Thinking about hatching your own turkey poults, that’s exciting! Here are the 6 aspects of hatching and raising turkey poults that you need to consider to have a great result and healthy, well grown poults.
Consider the cost to hatch your own turkeys vs buying eggs or poults
Believe it or not, you’ve got some options when it comes to getting poults. You can have the adults and let them hatch the poults, have someone else incubate the eggs for you, buy poults or buy fertile eggs.
How To Raise Turkey Poults shows you the specifics of keeping your poults healthy and happy.
Your breeding pair of turkeys can hatch their own eggs
Pros: you are hands off until poults hatch
Cons: keeping hen with poults is not likely to work, you need to care for poults just like you ordered them from a hatchery and you have the year round cost of keeping the adults
If you have a breeding age pair of heritage breed turkeys, you are set. The cost of hatching your own poults is no more than the normal cost of feeding your adult turkeys! Bargain!
I have always been amazed at how great heritage breed turkey hens are at incubating and hatching eggs! Wow are they incubation all stars!
10 Breeds Of Turkeys To Raise For Meat gives you an idea of which breeds will work best for you based on what you want from your birds.
Where things go wobbly is they are the worst moms ever! Once those poults are hatched the mom will take off walking and the poults get lost.
You’ll have 15-20 poults in the morning and be down to 3 by the evening. No joke.
We handle this by gathering up the poults and putting them in a brooder to be raised without their mom. Sad to say, but significantly better than dead.
You could try keeping the hen and poults in a roomy pen, like a box stall.
Be sure the hen is staying calm (she’ll freak out when you come in to feed and accidentally hurt the poults) and the area is cat and rat proof.
The main down side of keeping the hen with her poults is cost of feed. The hen will scarf the expensive game bird starter that the poults must have.
Try to keep the hen with the poults if you want, but honestly, you’ll most likely end up kicking out the hen and putting in a heat source.
Buying fertile eggs to hatch at home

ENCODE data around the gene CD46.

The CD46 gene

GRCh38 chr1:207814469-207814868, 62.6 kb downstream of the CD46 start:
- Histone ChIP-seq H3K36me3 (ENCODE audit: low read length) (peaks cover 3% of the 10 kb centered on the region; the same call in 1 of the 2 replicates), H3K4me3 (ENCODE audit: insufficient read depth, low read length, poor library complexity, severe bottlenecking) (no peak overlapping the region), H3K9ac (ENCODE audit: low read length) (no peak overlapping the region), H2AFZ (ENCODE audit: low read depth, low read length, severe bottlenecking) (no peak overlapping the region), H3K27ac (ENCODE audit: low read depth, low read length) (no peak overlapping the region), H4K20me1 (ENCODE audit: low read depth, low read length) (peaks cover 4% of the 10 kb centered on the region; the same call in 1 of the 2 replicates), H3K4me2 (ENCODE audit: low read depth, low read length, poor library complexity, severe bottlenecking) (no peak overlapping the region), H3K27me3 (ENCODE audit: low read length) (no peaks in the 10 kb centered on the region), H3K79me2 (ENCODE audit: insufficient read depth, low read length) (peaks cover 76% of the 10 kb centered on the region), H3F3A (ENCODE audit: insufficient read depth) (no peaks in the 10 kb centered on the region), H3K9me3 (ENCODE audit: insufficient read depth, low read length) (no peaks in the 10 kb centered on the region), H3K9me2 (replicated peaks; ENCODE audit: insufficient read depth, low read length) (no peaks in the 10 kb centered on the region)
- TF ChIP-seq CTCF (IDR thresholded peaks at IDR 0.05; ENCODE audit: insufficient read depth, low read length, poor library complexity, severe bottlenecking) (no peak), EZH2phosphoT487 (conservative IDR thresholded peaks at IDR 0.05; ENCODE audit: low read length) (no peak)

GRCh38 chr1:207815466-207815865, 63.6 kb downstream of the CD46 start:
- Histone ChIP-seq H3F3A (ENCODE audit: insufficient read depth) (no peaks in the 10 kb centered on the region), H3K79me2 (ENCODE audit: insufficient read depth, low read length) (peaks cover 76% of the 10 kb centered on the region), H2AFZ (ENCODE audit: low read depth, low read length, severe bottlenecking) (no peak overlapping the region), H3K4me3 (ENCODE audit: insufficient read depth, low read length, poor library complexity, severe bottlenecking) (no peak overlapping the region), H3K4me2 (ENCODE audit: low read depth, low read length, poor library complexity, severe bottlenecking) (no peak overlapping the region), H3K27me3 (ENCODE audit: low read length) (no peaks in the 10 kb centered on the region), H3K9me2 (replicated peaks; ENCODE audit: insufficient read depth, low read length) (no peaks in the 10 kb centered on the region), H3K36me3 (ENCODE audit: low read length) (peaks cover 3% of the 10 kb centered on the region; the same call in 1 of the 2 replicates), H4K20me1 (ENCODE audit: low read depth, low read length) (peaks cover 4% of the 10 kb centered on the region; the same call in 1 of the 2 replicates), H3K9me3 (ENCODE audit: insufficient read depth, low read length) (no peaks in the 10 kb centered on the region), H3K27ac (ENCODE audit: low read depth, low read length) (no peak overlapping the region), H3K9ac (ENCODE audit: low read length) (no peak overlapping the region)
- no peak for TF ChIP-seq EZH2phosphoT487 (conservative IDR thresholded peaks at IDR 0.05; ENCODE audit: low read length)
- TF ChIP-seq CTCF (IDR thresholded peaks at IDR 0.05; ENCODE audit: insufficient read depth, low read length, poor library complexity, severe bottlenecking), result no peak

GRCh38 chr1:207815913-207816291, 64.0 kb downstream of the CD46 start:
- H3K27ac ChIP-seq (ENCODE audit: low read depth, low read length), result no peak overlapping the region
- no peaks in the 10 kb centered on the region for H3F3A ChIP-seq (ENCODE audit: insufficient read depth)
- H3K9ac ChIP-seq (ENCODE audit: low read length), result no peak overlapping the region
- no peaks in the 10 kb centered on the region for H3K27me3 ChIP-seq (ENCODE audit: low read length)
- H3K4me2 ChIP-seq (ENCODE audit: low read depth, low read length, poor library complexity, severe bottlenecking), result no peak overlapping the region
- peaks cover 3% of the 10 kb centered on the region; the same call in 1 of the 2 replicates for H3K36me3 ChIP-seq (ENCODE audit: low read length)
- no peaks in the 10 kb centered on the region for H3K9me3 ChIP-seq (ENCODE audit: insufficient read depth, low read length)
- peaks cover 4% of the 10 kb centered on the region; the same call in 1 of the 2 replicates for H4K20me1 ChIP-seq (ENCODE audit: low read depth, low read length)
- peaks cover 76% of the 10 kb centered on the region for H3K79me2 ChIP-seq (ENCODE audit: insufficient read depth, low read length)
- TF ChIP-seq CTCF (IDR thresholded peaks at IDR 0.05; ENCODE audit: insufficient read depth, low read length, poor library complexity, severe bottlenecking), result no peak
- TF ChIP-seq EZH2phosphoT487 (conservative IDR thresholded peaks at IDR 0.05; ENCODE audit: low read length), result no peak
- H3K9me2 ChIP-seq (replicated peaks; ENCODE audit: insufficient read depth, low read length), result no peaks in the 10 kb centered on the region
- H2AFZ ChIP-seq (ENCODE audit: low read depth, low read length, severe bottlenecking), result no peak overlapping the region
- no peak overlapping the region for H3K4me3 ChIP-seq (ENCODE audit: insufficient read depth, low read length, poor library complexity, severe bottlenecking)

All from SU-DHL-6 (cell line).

Pros: lower cost, 12 eggs for around $75
Cons: incubation requires attention to detail and small mess ups cause big problems
I did a quick online search for “turkey hatching eggs” and got quite a few results. Here is the turkey hatching eggs page at Murray McMurray Hatchery to give you an idea of ordering options and prices.
I have to be honest here, I would buy day old poults rather than ordering hatching eggs.
The economics of buying hatching eggs never works out for me when poults of the same breed are available. I can hear you say “what is she talking about, eggs are way cheaper”. Yes, but you need more than the eggs.
You’ll need to get a decent incubator, the styrofoam ones are not accurate enough unless you are willing to check them every hour or so, you’ll need something more like a Brinsea incubator.
Here’s where the economics start looking not so great, that incubator is $1,100. It’s top of the line, but still, $1,100, so unless you are hatching nearly constantly throughout the year, I can’t see how that math works out.
If your interest in turkeys is casual, just buy some poults from a hatchery or someone who has the breeding pair, rather than incubate them yourself.
Pay a person to hatch them for you
Occasionally, we see ads online for a person with a large incubator wanting to hatch eggs for you in return for half of the hatchlings.
You would take your clean, fertile eggs to the incubator owner, who would monitor incubation and hatching for you.
If you do not have a nice incubator yourself, this is not a bad idea. Incubation is an exacting process that requires you to either have an automated incubator or be constantly monitoring the eggs.
If you are not willing to carefully tend the eggs, let someone else do it for you.
Purchase and run the incubator yourself
There are some really great incubators available, if you are thinking of hatching your own eggs. We have always used the square styrofoam incubators that you can find at most any farm store.
These work well, as long as you are willing to tend them a bit.